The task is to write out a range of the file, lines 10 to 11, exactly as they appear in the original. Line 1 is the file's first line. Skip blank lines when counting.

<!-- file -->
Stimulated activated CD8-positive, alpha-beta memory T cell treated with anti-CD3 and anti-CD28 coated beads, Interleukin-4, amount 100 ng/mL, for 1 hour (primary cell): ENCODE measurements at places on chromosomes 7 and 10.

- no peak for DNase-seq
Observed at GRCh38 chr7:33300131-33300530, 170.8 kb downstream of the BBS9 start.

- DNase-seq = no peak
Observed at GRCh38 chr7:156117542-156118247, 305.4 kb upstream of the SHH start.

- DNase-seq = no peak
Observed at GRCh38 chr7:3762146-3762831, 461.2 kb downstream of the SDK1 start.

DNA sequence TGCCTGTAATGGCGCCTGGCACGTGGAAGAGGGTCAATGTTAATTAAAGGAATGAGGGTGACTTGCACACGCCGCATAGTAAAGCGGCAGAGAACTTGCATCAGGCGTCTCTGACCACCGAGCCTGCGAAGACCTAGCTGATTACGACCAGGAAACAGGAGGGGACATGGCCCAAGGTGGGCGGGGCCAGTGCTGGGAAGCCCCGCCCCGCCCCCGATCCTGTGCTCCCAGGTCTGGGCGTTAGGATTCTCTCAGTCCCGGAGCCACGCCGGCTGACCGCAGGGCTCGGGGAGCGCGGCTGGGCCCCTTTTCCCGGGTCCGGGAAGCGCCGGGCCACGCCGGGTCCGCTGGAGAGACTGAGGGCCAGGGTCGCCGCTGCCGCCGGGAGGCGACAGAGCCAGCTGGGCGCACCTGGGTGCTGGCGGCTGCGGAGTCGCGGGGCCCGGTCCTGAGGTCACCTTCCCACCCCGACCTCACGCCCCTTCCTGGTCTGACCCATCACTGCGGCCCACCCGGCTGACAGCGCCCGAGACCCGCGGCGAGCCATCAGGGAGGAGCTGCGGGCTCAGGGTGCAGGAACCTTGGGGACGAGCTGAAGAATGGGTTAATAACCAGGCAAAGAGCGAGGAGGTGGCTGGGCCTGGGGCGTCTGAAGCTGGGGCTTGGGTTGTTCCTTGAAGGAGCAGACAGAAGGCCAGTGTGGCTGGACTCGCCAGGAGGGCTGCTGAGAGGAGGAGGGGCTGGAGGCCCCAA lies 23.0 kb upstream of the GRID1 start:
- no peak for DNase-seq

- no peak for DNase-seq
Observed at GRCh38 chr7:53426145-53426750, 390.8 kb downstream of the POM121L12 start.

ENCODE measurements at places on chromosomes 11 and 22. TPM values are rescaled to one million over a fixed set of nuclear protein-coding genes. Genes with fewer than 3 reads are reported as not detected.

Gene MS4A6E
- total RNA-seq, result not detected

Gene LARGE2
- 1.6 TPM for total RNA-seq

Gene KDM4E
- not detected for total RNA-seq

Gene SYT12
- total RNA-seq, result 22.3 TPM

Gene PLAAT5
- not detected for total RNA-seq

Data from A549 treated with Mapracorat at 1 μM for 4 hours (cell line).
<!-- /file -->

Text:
- no peak for DNase-seq
Observed at GRCh38 chr7:53426145-53426750, 390.8 kb downstream of the POM121L12 start.